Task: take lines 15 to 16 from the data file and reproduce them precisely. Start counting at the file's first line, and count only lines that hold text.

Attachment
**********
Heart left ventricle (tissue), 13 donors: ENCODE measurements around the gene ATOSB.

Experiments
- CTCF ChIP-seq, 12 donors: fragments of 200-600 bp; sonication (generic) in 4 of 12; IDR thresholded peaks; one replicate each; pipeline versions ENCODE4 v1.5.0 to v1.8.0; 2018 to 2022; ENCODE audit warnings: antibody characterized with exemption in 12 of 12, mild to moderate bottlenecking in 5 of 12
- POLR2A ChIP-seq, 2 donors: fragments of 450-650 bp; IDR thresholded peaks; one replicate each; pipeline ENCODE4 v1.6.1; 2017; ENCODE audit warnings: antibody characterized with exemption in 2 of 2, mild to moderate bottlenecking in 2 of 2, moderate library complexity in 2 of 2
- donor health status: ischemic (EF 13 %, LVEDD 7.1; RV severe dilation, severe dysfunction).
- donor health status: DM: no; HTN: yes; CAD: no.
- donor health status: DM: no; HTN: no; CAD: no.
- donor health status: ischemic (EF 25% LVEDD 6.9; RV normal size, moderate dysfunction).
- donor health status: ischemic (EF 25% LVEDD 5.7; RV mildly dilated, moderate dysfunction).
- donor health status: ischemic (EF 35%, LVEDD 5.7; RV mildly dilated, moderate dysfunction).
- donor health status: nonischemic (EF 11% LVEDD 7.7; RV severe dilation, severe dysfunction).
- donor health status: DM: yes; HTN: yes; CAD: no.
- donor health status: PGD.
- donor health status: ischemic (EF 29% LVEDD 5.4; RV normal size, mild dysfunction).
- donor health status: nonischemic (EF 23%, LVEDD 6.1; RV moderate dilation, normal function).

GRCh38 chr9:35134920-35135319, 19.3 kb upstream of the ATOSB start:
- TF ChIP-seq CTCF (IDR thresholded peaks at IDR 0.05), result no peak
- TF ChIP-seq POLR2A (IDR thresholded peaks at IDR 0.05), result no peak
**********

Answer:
- donor health status: nonischemic (EF 23%, LVEDD 6.1; RV moderate dilation, normal function).

GRCh38 chr9:35134920-35135319, 19.3 kb upstream of the ATOSB start: